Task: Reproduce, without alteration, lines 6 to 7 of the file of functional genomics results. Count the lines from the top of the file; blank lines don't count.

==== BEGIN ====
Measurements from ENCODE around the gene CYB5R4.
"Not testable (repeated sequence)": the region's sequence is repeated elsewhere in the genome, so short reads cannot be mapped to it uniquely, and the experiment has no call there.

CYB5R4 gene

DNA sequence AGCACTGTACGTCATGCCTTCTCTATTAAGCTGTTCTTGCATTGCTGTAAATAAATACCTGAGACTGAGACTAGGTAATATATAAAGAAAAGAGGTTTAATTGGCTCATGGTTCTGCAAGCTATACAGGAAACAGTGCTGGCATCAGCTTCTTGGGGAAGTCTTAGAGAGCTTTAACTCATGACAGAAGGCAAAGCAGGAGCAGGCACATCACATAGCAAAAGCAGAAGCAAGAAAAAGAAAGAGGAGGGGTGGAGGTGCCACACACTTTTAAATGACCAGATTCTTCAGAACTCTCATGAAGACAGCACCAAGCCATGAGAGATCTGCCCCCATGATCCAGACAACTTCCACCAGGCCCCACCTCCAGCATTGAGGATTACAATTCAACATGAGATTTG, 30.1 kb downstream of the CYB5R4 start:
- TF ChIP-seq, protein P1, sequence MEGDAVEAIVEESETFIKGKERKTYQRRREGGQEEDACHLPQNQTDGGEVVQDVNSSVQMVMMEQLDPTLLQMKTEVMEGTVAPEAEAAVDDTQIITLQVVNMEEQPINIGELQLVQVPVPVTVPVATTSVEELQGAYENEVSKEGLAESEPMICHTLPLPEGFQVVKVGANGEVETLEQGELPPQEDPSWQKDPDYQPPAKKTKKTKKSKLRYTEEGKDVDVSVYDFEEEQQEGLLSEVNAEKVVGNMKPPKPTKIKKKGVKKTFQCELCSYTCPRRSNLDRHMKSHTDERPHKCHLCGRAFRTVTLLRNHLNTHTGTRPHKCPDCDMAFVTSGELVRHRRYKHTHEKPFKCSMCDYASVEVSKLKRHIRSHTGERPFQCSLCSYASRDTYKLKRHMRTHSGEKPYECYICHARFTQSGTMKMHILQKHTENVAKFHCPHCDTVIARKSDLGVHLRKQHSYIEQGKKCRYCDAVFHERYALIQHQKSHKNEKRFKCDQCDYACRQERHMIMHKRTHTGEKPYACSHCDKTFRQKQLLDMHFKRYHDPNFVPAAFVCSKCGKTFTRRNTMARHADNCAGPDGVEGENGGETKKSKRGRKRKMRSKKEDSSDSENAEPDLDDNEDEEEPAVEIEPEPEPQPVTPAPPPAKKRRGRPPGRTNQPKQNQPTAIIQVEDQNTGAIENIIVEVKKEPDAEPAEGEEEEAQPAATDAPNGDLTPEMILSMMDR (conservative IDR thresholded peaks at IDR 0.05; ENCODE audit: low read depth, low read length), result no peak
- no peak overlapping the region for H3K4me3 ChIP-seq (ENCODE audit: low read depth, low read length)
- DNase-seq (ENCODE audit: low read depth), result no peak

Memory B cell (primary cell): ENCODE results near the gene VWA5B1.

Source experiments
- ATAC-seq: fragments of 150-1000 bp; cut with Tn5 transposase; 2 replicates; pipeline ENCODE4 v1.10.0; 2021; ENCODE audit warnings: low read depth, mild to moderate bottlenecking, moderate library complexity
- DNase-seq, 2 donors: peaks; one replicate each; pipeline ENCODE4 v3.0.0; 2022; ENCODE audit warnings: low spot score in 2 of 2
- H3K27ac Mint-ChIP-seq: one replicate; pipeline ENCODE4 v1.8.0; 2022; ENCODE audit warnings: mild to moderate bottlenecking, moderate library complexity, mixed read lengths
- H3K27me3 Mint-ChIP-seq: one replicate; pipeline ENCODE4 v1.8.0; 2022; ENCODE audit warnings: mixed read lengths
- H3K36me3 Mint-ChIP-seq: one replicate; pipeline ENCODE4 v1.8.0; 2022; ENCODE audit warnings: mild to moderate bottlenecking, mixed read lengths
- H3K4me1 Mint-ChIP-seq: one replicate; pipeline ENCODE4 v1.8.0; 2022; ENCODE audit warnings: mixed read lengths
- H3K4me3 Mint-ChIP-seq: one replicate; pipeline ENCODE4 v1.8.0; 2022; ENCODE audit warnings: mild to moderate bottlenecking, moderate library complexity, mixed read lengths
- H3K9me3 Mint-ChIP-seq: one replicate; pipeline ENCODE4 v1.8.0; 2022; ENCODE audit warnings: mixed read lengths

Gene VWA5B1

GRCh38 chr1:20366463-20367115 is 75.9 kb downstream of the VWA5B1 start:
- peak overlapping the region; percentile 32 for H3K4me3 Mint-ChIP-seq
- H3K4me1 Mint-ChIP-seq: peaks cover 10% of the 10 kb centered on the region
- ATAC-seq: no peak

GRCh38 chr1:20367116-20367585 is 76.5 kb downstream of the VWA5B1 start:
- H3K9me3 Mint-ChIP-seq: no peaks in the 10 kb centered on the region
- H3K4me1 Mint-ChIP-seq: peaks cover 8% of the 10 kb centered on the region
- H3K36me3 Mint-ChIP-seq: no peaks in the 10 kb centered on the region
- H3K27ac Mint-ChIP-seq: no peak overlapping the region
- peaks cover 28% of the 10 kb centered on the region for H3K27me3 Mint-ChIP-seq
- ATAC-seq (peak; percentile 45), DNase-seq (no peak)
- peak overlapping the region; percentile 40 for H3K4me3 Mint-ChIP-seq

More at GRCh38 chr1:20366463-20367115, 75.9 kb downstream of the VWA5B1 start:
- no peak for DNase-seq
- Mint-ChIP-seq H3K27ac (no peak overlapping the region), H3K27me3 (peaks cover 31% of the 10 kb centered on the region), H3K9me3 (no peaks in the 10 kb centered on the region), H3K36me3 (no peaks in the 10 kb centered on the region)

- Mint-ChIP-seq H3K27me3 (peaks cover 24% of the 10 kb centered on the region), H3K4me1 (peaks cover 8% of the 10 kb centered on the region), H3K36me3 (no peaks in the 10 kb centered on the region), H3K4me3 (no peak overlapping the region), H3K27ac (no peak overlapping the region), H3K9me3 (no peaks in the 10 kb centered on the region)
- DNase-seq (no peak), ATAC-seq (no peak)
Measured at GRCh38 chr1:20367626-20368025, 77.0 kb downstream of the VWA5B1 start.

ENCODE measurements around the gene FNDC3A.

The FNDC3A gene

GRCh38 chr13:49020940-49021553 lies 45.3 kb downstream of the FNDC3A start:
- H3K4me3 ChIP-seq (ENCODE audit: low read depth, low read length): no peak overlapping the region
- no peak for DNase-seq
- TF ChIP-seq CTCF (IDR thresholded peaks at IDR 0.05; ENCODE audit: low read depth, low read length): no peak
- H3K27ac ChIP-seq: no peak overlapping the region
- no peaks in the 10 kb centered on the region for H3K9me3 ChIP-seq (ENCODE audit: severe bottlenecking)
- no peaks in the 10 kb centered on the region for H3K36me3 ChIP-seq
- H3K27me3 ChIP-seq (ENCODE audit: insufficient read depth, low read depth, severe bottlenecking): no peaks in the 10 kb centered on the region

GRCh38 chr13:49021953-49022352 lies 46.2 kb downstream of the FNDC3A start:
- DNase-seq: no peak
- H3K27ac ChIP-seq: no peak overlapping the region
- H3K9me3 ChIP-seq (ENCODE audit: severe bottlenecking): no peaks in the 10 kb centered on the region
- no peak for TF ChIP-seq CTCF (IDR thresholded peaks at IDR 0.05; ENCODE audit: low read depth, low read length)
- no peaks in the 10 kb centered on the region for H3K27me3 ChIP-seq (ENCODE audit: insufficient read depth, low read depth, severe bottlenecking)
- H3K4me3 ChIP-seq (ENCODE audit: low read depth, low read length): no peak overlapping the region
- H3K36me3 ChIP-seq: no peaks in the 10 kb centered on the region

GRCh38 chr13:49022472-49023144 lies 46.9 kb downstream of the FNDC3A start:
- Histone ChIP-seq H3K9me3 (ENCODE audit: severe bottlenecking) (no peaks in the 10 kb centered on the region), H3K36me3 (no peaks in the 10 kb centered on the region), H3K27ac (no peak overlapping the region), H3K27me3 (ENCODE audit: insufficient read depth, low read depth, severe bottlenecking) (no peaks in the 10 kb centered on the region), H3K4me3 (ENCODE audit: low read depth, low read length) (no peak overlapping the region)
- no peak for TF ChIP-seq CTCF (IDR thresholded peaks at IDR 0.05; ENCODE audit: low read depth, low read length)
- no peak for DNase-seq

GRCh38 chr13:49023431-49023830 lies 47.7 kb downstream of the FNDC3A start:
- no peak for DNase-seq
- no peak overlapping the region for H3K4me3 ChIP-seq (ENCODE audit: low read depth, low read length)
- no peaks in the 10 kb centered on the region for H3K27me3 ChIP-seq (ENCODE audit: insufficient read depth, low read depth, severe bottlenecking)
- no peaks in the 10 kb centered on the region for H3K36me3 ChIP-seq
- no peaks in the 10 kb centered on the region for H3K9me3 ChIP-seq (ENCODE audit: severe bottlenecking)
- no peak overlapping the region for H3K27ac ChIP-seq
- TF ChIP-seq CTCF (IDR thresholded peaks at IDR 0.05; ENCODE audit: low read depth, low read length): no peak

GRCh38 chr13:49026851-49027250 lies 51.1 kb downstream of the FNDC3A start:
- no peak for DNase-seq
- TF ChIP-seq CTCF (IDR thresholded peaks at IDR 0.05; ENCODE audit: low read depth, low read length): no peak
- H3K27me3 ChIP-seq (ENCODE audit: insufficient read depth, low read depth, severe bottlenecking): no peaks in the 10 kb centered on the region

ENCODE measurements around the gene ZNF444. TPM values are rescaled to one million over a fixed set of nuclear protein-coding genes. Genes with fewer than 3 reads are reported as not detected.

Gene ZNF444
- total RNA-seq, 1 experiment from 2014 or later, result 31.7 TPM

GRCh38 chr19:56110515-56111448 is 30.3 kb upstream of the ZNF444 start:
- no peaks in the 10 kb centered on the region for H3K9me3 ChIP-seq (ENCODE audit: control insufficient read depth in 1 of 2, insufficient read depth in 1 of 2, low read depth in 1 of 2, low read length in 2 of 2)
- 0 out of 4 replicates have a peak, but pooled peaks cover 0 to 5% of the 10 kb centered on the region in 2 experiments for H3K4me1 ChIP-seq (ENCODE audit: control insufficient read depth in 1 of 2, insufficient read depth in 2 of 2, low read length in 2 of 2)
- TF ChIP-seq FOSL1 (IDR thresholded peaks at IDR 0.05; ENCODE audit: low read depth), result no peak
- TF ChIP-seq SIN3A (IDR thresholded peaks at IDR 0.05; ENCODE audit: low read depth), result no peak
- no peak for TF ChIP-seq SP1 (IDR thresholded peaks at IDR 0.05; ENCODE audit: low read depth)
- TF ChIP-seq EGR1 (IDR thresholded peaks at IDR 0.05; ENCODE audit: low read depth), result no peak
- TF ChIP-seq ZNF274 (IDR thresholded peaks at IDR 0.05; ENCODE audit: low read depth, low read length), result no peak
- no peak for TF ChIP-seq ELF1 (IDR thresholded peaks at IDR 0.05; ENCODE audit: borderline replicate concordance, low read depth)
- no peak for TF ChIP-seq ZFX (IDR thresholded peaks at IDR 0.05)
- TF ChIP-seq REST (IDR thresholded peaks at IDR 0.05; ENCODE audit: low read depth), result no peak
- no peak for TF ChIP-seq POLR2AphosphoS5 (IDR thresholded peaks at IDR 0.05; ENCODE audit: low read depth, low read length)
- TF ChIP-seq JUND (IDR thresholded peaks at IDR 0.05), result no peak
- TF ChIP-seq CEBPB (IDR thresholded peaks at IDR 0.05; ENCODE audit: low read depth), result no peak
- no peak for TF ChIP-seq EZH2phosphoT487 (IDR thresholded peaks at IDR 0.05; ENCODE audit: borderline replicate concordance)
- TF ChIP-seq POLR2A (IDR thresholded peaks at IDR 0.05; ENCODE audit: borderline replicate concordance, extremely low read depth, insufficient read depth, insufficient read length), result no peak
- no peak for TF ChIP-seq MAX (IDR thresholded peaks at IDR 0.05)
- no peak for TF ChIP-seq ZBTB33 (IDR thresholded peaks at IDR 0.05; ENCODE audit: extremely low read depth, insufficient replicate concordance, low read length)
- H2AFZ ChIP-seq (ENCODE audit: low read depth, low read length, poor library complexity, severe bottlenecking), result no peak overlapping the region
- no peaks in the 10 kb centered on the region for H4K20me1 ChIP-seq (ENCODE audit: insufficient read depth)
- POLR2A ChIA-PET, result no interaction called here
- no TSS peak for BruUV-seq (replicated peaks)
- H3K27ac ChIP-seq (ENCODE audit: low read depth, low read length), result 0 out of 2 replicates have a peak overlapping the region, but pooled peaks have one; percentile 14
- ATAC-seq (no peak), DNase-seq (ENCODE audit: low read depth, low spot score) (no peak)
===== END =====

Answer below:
- no peak overlapping the region for H3K4me3 ChIP-seq (ENCODE audit: low read depth, low read length)
- DNase-seq (ENCODE audit: low read depth), result no peak